There’s plenty that connects craft beer and live music. They’re fields in which creativity flourishes, can be a wonderful way to bring people together and – while this might be editorialising somewhat – are best enjoyed together.
Unfortunately, in 2023, neither industry is looking all that healthy. If rising costs combined with a cut in consumer spending and the dominance of a tiny number of powerful multinationals sound familiar to anyone keeping a keen eye on the craft beer industry in 2023, it's a situation reflected in the world of live music.
Jade Flavell (above left), who has spent two decades supporting local musicians alongside craft beer at The Wheatsheaf Hotel – better known as The Wheaty, says that for owner-operated venues in South Australia, it represents the toughest trading period they can remember.
The situation has led a collection of them to form the Independent Live Venues Alliance (ILVA). Alongside The Wheaty stand Jive, Grace Emily Hotel and Broadcast Bar, The Governor Hindmarsh, Semaphore Workers Club and Murray Delta Juke Joint on the Fleurieu Peninsula.
“It’s an alliance of like-minded, owner-operated, pokie-free, grassroots live music venues,” Jade told The Crafty Pint.
The venue owners behind the new organisation have known each other for a long time and first floated the idea of launching such a venture during the height of COVID. As a collective, ILVA’s focus is on sharing the reality of operating a live music venue in the current climate while advocating for support from both the government and gig-goers.
Jade believes it's the first such organisation in Australia, one heavily inspired by the UK’s Music Venue Trust, and says they're eager to support similar associations launching in others states. The UK looks set to lose around ten percent of its grassroots venues in 2023 and Jade says the situation is similar here, where the “big three” international-based music businesses, Live Nation, TEG and UEG, have been buying ticketing companies, music agencies, venues and festivals.
Jade points to the important role owner-operated venues have in the cultural ecosystem of live music, with band rooms like The Wheaty’s often giving acts their first, second and tenth gigs, and at times hosting acts for just 20 or so people.
“What we do every day is a central part of the industry,” she says. “We’re incubators in every sense, we’re the lifeblood of the music industry.”
Adding to their difficulties is South Australia’s focus on supporting large festivals post-COVID; Jade says they make headlines but the benefits don't flow through to smaller venues or smaller acts. The AFL’s Gather Round earlier in the year turned out to be one of the quietest weekends in The Wheaty’s history, and other indie breweries and distilleries experienced similar patronage.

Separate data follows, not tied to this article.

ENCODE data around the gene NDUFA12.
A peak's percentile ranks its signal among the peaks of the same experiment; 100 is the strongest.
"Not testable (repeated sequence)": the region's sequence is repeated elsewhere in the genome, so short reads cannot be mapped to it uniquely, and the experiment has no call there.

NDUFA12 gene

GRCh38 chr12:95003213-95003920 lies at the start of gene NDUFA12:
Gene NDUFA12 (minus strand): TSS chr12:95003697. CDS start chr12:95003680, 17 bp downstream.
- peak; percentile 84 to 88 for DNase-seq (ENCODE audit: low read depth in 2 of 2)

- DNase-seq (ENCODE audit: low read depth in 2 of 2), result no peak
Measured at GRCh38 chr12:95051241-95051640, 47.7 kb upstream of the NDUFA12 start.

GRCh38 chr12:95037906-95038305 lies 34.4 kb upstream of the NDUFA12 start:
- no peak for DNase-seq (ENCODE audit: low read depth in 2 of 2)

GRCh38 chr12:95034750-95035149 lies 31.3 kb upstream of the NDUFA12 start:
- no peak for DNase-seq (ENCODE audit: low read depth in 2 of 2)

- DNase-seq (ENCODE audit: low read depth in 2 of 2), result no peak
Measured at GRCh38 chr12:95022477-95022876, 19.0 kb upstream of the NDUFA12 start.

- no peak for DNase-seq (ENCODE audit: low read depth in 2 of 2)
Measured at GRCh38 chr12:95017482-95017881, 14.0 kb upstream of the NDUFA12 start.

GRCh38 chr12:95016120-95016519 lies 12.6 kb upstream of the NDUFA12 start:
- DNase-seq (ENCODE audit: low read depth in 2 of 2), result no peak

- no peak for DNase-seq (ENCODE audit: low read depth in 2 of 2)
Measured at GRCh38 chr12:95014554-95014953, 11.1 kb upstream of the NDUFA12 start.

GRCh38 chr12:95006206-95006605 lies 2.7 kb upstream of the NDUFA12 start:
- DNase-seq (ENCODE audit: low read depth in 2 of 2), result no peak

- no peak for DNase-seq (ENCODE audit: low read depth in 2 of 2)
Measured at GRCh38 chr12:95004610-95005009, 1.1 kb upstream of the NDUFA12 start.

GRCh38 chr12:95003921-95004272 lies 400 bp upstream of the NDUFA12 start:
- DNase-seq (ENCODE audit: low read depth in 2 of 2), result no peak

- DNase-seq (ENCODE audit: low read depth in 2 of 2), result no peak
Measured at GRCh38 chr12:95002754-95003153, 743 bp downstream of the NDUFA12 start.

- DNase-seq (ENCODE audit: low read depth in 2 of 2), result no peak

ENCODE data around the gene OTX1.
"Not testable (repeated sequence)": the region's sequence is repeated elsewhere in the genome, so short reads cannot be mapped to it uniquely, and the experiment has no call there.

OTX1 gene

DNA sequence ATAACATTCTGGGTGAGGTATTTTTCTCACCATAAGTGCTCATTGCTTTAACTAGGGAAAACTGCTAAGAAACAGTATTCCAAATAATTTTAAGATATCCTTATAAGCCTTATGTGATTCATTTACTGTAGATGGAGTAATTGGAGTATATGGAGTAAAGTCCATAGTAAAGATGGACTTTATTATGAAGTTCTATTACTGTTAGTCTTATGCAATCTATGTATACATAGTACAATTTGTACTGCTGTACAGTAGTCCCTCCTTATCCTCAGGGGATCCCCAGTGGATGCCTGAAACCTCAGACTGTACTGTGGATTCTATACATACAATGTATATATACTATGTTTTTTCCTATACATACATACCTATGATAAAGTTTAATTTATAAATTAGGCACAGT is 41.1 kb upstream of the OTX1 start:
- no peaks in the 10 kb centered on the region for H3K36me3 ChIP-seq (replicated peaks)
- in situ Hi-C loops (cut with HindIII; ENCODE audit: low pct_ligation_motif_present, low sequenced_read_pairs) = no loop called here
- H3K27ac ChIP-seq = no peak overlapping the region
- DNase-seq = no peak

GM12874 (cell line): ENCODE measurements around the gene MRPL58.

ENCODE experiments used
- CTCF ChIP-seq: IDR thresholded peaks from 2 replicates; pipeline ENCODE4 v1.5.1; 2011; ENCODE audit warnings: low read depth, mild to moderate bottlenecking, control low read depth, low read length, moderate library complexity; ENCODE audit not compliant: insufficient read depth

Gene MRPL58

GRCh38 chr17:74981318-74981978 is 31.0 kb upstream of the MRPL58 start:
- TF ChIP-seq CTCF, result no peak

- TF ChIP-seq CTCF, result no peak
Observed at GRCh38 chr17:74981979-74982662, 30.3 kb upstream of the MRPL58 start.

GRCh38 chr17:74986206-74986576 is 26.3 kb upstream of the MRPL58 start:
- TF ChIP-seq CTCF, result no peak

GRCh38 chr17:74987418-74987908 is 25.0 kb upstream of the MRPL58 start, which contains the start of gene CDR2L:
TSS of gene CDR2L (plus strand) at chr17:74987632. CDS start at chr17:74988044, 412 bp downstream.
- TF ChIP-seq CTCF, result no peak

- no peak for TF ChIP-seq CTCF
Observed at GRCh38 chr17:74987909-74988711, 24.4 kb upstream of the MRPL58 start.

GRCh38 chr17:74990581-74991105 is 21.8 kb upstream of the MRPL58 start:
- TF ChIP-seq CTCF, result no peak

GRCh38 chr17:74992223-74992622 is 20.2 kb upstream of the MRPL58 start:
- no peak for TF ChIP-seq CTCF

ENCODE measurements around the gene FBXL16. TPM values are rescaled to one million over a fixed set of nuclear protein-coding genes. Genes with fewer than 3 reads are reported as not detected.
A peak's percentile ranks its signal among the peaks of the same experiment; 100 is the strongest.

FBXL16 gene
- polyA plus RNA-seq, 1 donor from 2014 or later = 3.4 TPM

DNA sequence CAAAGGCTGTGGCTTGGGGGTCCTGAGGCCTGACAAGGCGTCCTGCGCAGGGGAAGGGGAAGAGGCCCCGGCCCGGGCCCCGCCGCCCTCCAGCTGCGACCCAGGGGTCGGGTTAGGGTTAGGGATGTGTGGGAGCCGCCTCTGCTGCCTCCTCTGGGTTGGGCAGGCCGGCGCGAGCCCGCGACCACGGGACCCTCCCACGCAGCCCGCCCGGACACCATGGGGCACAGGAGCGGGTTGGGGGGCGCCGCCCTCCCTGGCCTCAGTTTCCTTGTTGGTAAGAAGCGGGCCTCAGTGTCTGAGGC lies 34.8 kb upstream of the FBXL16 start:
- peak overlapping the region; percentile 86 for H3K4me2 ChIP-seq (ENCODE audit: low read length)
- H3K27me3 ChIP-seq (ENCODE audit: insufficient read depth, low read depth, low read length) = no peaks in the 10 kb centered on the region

“Festivals are a sugar hit and it doesn’t have a trickledown effect,” Jade says, “particularly in an environment where people are going out less and spending less.”
The lack of consumer spending and increased costs are just a few of many ways Jade likens the live music industry's challenges to those facing craft beer, and points to the impact of having so much power concentrated in the hands of relatively few companies.
“Consolidation is one thing and, obviously, that's been hitting beer for a long time,” Jade says. “There’s indie washing, which is like craft washing.
“It’s not meant to be easy to know who owns what. There are venues that very much present themselves as being locally-owned, Aussie companies with the venues having their own character and doing things their own way.”
Jade says it means they can price other venues out of the market as they build dominance; she even wonders if they’ll turn to beer production to further save on the cost of running venues.
“I’m kind of waiting for Live Nation to buy a brewery to tie it all together and complete the circle,” she says.
Part of ILVA’s focus is helping punters understand which live music venues are owner-operated, in a manner Jade compares to the Independent Brewers Association and their indie seal.
“It’s the same deal; we’re saying support indie venues,” she says. “Support a grassroots venue that’s a local business, that’s owner-operated, and where the profits stay here unlike our multinational brethren.”
They’re also eager to develop ways to support musicians and other creatives who are struggling to make a living, for example through normalising tipping musos through the venue in an initiative floated by a Melbourne muso called “One For The Band”.
“You’ve watched a great gig, you don’t need another t-shirt or the vinyl, but you want to support the band,” Jade explains.
To kick things off, they’ve launched a music festival that kicks off on Thursday (October 19) and runs through the weekend. Everyday Festival has received support from the South Australian government and takes place across four days with seven venues hosting 14 gigs. In other words, it's quite similar to how a standard weekend works in each venue.
“It’s very much making the point that this is what we do every day,” Jade says.
But one difference this weekend is a beer of its own: a Bohemian pilsner called Czech One Two that will be pouring at each venue. Like a lot of Wheaty Brewing Corps releases, the name features a fun pun but Jade points out that their cause is deadly serious; she says once any live music venues closes, they tend not to come back.
“Unless something is done, we will lose venues,” she says. “If we’re not careful, we’ll get the culture we deserve. Which is pretty terrifying.”